Imperialism In Lord Of The Rings

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J. R. R. Tolkien’s The Lord of the Rings (1954-55) is a difficult (often cumbersome) read and a problematic text to criticize. The novel1 has elicited contradictory responses, from ecstatic admirations for its broad, epical sweep to supercilious dismissals for its jejune simplifications. A sequel to the more enjoyable The Hobbit: There and Back Again (1937), The Lord of the Rings invites us to dive deeper to appreciate the multiple meanings hidden underneath. The most popular, among these multiple meanings, must be the one which detects contemporary resonance embedded in the text. Written during the troubled years of the World War II, the novel cannot be dissociated with obvious allegorical readings. Tolkien himself has denied the presence…show more content…
It was Alfred Crosby who introduced the term ‘ecological imperialism’ to designate this form of environmental destruction caused under the supervision of Western imperialism. According to him, European imperialism is integrally associated with invading the indigenous region with ‘portmanteau biota’ (his collective term for the organisms brought by the colonizers) and/or exploiting the natural resources for their own benefit. In fact, there is a direct correlation between Western imperialism and environmental degradation in the colonized countries. The European colonizers created ‘Neo-Europes’ in regions which are climatically similar to the European countries, they were apparently less successful in the Middle East, China and Indian subcontinent. But this apparent failure is more than compensated by the unrelenting destruction of natural resources, flora and fauna, for their mercenary gains. Saruman’s desire to colonize the forest through a mass-scale ecological destruction associates him with the colonizers who relate “progress” with destruction of natural…show more content…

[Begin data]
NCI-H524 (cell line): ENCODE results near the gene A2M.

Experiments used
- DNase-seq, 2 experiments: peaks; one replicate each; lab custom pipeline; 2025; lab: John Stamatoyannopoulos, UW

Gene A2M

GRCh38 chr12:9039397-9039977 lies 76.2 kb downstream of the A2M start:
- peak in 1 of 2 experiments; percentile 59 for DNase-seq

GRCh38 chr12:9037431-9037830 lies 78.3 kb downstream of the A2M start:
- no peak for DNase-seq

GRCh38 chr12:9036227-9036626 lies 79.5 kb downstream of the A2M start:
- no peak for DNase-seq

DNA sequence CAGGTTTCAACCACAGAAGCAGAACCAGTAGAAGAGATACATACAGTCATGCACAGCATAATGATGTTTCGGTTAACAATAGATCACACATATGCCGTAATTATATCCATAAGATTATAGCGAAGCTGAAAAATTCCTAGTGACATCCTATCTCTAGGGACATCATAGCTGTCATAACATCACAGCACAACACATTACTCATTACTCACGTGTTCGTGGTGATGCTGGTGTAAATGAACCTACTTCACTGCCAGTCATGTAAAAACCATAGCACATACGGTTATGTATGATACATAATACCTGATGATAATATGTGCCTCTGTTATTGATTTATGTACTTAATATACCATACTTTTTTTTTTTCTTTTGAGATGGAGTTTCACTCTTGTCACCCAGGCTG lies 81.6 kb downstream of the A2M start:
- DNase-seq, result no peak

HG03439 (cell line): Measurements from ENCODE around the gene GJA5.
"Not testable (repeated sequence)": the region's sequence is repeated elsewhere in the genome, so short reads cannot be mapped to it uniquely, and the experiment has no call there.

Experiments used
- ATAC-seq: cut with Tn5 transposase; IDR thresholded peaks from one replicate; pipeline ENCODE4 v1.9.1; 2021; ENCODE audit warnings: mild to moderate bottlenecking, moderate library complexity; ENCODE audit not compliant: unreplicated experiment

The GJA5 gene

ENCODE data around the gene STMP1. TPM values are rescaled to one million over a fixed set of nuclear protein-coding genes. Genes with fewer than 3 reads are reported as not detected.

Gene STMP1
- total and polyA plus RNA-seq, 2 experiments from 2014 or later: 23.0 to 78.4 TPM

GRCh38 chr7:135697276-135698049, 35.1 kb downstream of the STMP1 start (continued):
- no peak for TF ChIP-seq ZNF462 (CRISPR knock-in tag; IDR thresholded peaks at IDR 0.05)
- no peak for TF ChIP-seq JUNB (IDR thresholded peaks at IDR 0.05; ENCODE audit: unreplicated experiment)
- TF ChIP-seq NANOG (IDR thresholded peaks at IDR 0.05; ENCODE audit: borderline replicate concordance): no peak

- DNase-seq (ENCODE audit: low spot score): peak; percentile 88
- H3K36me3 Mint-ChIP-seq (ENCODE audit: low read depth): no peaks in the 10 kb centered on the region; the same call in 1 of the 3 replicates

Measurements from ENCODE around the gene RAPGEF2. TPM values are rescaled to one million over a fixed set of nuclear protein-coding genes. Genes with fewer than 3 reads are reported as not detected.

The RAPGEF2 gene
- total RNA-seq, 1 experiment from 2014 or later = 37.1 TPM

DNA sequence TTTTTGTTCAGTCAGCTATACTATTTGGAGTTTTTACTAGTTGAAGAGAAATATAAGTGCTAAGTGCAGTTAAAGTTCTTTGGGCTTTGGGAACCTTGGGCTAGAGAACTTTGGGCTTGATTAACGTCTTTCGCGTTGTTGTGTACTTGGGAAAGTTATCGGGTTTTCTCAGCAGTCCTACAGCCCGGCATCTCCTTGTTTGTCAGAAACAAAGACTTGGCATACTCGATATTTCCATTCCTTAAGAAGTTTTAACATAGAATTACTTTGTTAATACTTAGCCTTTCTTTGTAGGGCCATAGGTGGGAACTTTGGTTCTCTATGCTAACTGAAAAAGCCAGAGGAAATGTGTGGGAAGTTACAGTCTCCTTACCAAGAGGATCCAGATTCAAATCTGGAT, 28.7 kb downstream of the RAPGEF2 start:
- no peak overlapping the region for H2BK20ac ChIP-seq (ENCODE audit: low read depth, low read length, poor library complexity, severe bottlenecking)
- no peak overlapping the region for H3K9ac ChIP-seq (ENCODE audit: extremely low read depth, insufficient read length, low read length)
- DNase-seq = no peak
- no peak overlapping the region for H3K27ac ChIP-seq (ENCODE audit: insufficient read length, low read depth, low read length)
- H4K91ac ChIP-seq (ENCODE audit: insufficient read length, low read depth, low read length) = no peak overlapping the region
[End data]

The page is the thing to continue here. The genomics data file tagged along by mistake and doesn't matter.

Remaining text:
Tolkien himself has not helped the readers by refusing to elaborate on the role he is playing in the novel. Whatever he slips out, adds more to the element of confusion. In a letter to Naomi Mitchison, Tolkien states that “Tom Bombadil is not an important person — to the narrative. I suppose he has some importance as a ‘comment’. . . . [I]f you have, as it were taken ‘a vow of poverty’, renounced control, and take your delight in things for themselves without reference to yourself, watching, observing, and to some extent knowing, then the question of the rights and wrongs of power might become utterly meaningless to you, and the means of power quite valueless. It is a natural pacifist view, which always arises in the mind when there is war.”5 He appears primarily in three chapters of The Fellowship of the Rings when he saves the hobbits from the Old Man Willow, gives them shelter in his house for couple of nights and saves them again from the barrow-wights. He is often viewed as the natural man, living in harmony with the natural world. I refuse to fall in line with this optimistic reading as Tom Bombadil doesn’t appeal me as a lover of nature. He is not even an extension of Beorn’s character in The Hobbit. In Tolkien’s earlier poem “The Adventures of Tom Bombadil”, Tom rather is seen fighting with the natural world, rivers and trees. His prime adversaries were the river-spirit Goldberry and the wily Old Man Willow.

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